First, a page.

Seven Chances: Ultimate Edition
|Price:||CDN$ 34.95 & FREE Shipping on orders over CDN$ 35. Details|
Love has never been funnier or more difficult to manage than in the immortal Keaton comedies. Seven Chances is a film often imitated but never rivaled for hilarity and visual virtuosity. Keaton stars as Jimmie Shannon, a romantically jinxed young man who must marry by 7:00 PM to inherit seven million dollars. While fate seems to thwart his efforts to woo the object of his true affection (Ruth Dwyer), public announcement of his strange predicament provides him with a throng of would-be brides who are aggressive in their pursuit of a husband, to say the least. In one of the most rousing, brilliantly choreographed sequences in Keaton's career, Shannon flees the horde of women while dodging the hostile forces of nature that seem to be conspiring against him (in the form of a colossal rockslide) during his manic dash to the altar. This beautiful new HD transfer has been mastered from an original 35mm nitrate print from the Library of Congress.
Special Features - Audio Commentary (TBD), “Silent Echoes” featurette, Seven Chances restoration featurette featuring Technicolor comparison and more!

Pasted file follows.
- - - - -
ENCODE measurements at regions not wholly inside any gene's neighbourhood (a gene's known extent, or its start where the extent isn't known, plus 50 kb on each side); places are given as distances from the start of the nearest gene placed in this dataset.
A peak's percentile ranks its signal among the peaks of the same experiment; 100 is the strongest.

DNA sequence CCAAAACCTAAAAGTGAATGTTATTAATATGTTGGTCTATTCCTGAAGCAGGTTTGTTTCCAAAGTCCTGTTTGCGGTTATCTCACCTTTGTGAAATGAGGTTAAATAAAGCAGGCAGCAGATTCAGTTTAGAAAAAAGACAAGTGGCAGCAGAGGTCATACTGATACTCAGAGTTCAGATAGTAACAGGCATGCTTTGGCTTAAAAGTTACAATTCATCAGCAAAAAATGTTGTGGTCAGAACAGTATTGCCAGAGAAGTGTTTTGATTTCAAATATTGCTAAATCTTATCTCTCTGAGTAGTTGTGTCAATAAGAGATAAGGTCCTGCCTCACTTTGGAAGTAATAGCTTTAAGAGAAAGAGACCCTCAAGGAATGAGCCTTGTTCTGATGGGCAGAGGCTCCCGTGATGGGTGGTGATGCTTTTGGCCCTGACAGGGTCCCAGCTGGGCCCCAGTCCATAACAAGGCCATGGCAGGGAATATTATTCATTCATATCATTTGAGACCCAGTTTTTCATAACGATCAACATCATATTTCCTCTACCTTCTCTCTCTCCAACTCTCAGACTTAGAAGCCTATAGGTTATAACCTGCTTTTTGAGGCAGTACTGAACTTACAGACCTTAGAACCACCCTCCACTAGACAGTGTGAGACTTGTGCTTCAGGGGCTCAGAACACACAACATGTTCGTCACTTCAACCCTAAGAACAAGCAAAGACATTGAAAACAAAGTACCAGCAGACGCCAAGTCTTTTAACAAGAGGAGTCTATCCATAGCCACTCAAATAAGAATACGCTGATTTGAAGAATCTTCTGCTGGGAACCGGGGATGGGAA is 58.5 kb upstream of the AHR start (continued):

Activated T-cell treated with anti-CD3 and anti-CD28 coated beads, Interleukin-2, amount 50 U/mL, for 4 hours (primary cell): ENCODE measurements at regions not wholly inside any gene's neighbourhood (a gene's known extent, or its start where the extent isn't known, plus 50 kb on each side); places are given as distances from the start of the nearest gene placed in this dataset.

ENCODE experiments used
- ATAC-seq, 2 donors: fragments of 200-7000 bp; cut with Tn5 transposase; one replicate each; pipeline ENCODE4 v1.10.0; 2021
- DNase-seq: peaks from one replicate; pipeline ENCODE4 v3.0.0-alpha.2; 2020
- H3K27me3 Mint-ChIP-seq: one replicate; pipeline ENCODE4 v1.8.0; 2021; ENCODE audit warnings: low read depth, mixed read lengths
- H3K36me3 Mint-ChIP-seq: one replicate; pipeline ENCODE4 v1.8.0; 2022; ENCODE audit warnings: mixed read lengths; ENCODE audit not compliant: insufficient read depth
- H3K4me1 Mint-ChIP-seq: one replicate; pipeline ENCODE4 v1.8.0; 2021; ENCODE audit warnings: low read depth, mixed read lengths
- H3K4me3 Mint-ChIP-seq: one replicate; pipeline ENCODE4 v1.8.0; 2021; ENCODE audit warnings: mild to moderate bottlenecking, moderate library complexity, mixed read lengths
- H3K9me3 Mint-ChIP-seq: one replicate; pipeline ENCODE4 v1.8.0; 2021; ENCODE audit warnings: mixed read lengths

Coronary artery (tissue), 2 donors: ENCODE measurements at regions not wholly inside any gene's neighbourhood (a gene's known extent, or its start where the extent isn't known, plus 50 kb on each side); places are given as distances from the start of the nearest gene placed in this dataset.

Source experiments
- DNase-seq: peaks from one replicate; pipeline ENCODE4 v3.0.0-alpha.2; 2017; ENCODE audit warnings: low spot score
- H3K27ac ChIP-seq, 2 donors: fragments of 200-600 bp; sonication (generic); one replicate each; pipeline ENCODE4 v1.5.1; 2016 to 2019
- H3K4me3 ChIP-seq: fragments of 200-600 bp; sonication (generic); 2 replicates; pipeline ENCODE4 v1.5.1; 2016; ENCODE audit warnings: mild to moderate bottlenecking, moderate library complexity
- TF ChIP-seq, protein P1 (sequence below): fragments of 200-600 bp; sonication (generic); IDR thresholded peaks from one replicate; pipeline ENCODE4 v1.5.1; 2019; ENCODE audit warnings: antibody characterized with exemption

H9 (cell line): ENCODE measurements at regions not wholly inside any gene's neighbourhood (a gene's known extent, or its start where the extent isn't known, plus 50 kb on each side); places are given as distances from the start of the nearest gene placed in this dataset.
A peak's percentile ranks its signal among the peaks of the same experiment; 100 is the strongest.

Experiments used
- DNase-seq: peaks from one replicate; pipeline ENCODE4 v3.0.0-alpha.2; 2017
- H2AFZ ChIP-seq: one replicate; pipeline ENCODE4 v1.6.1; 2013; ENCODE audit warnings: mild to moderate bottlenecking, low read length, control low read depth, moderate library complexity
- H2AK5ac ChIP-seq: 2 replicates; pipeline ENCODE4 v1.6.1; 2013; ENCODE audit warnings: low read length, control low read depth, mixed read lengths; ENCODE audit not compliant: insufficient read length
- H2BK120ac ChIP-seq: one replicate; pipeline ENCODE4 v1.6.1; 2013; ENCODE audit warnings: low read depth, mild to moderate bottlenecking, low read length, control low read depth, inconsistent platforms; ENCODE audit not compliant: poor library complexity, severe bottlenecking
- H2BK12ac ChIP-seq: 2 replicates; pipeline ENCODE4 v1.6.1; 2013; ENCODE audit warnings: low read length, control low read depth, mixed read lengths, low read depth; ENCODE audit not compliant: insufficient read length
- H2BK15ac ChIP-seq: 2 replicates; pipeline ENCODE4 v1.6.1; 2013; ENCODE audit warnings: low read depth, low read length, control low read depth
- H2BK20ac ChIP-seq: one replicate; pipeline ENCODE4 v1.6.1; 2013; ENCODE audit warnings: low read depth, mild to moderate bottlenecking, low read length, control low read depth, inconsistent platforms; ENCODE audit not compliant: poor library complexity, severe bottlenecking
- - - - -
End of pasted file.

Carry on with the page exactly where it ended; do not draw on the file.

The reputation of Buster Keaton's Seven Chances rests almost solely on its outrageous finale, a brilliant cascade of comic invention that begins with a church full of blushing brides and builds to a surreal chase of epic proportions. The hapless groom is pursued by a angry mob of women clad in white lace and veils and ends up dodging rolling stones and massive boulders while fleeing an avalanche, never once losing his trademark deadpan. Buster plays a struggling lawyer who will inherit a fortune if he marries by 7 p.m. of his 27th birthday--the very day he receives notice of the potential windfall. When his longtime sweetheart turns him down, he frantically searches for someone--anyone--to wed. While Seven Chances doesn't have the sustained inspiration of his best films, Keaton fills the picture with inventive moments and clever ideas, notably a sustained series of desperate proposals (the "seven chances" of the title) that lead to the climactic swarm of aggressive brides. The biggest weakness is an embarrassing blackface performance that has only become more offensive with the years. Jean Arthur briefly appears as a switchboard operator. The film was remade in 1999 as The Bachelor with Chris O'Donnell. The DVD also features two short films: "Neighbors," the story of young lovers who flirt across the fence that separates their houses and their bickering families, and "The Balloonatic," which despite the presence of a hot air balloon is actually a gag-filled camping comedy. --Sean Axmaker --This text refers to an alternate DVD edition.